The introduction of the MP3 player to the mainstream market brought with it an influx of new names to the electronics game altogether. One of the first on the scene, actually claiming to have created the world’s first portable MP3 player in 1998, was Rio. Without the resources to compete with the big boys; Apple, Philips, and Creative, Rio went the route of competing to be the leader in the compact, durable player.
Rio’s line of Forge Sport Players sets the tone for the athletic at heart by offering three different sizes, 128MB, 256MB, and 512MB players. The Forge Sport Players are built with shock absorbing technology, FM tuner, up to 20 hours of battery life, sport clip earphones, and a stopwatch. If you spend a decent amount of time at the gym you’ve no doubt seen these small players attached to someone’s upper arm in a dead sprint.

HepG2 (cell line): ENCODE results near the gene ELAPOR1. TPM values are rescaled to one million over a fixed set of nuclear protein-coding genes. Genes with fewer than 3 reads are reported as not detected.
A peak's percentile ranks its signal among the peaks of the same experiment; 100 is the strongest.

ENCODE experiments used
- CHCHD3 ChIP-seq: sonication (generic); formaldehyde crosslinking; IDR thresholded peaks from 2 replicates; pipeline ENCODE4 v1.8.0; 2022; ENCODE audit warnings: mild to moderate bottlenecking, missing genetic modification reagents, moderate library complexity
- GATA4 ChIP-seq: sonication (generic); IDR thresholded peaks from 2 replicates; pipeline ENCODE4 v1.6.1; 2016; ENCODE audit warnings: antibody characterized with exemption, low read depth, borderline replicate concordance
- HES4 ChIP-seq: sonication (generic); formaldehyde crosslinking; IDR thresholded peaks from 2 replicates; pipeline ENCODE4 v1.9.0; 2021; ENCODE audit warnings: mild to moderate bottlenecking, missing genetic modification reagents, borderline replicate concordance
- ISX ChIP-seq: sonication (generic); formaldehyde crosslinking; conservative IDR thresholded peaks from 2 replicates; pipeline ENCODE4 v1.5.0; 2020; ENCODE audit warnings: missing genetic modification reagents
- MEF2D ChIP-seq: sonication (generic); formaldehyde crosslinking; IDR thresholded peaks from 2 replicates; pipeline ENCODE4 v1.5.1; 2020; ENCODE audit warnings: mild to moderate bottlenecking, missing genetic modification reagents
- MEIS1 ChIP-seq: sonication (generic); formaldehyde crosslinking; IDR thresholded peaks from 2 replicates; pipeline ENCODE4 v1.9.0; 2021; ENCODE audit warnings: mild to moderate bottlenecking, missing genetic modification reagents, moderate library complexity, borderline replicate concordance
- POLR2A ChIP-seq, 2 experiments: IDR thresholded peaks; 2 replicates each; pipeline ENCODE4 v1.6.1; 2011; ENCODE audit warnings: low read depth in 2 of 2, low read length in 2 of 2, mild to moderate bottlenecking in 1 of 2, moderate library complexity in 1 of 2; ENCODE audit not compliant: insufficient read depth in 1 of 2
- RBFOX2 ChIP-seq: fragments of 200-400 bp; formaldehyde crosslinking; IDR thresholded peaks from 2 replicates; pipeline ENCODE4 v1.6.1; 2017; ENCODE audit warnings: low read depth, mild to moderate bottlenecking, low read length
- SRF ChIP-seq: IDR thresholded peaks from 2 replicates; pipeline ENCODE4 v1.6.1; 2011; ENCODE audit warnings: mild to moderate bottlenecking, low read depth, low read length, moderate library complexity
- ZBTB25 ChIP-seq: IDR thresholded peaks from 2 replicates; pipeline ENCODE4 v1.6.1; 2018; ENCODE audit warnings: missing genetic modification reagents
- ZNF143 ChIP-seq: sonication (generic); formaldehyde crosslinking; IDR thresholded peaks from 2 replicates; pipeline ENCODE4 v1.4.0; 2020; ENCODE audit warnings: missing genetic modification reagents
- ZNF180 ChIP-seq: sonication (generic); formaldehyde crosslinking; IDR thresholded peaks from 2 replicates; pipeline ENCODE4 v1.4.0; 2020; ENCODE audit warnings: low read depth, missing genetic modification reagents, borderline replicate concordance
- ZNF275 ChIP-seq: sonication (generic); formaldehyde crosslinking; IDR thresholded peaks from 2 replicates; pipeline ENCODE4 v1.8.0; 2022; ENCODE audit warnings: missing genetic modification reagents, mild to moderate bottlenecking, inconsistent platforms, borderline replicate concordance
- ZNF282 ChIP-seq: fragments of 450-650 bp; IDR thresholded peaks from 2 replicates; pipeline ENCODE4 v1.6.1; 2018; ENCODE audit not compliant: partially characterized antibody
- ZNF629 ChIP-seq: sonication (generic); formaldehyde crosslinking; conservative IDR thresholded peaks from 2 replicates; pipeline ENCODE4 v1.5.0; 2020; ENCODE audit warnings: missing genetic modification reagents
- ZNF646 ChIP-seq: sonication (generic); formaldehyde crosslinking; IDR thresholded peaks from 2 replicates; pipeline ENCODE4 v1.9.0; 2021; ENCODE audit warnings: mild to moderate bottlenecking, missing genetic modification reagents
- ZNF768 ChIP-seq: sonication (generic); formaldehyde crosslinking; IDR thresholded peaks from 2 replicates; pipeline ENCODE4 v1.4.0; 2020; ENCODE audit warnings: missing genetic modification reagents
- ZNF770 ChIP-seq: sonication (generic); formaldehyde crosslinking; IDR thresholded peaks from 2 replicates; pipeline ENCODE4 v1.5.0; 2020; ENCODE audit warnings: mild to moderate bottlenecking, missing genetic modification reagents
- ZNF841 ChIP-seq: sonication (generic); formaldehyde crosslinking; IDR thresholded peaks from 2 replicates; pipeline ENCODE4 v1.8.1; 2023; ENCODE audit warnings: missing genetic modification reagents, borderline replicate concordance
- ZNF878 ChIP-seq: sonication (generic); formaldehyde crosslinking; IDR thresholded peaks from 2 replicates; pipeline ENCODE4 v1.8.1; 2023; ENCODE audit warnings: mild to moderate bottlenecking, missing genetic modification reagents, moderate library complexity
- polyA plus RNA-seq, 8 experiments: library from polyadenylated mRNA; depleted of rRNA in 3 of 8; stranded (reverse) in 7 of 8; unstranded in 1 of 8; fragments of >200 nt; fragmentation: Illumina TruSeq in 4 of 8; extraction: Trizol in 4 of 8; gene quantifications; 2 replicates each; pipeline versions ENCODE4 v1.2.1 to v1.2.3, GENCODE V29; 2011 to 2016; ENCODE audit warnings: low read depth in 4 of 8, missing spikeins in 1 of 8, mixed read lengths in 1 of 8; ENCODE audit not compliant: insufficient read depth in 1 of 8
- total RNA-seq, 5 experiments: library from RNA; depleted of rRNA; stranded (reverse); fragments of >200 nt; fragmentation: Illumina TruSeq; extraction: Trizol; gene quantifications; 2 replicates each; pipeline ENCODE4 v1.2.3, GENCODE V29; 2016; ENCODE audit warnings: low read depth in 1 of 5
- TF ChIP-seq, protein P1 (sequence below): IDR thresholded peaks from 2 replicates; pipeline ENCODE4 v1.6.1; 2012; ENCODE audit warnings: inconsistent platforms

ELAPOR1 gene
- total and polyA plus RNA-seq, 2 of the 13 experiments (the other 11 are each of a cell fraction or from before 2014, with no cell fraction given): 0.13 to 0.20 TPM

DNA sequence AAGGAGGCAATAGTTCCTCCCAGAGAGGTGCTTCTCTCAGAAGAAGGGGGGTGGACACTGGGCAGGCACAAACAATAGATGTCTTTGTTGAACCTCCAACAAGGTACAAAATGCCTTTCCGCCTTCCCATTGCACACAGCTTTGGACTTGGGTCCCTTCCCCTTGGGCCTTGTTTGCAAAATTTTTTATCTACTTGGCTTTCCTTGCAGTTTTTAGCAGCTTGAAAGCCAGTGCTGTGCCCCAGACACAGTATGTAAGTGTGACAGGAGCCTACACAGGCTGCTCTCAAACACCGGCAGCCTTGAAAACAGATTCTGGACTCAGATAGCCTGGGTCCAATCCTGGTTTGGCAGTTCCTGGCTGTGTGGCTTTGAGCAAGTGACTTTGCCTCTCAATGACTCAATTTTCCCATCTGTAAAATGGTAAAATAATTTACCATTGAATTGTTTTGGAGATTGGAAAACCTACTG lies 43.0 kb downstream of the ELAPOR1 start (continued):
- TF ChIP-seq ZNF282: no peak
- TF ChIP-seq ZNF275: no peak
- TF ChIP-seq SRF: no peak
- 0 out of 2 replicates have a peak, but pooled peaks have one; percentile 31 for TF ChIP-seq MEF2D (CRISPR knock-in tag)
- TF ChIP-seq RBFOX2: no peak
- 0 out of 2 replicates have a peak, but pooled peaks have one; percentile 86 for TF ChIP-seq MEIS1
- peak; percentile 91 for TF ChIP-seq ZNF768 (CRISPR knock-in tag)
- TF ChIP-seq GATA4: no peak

The Rio Carbon 5GB and 6GB players are as big as Rio goes in reference to disk space, though the size of the player itself can rival the iPod Mini. With a built-in microphone for voice recordings you can record important messages to yourself in the 20 hours of battery life you have to use on a single charge. If you don’t have a massive music collection to store or just want to have enough space to hold a particular genre, this player has more than enough space to accomplish the task.
While Rio definitely makes a product worthy of reviewing in your quest to join the digital music race, there are some concerns to give time of thought to. The “jog wheel” and center pad seem to cause a good amount of grief as they are not built for maximum durability and become fractured or just plain break in a relatively short amount of time.
Another problem for the Rio product that seems to be a problem with several different brands of MP3 player is difficulty with the battery. It does have strong life when charged and ready to use, but when it goes out it is not replaceable, meaning you must purchase a new player. The battery is supposed to last two to three years, but in many cases it faults in a matter of months leaving the user out in the cold.